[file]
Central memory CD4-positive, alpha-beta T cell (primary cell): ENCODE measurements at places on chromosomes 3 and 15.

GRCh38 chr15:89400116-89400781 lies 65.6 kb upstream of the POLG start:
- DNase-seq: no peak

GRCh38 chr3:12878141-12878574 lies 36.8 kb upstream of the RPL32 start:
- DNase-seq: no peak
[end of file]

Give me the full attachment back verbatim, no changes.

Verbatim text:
Central memory CD4-positive, alpha-beta T cell (primary cell): ENCODE measurements at places on chromosomes 3 and 15.

GRCh38 chr15:89400116-89400781 lies 65.6 kb upstream of the POLG start:
- DNase-seq: no peak

GRCh38 chr3:12878141-12878574 lies 36.8 kb upstream of the RPL32 start:
- DNase-seq: no peak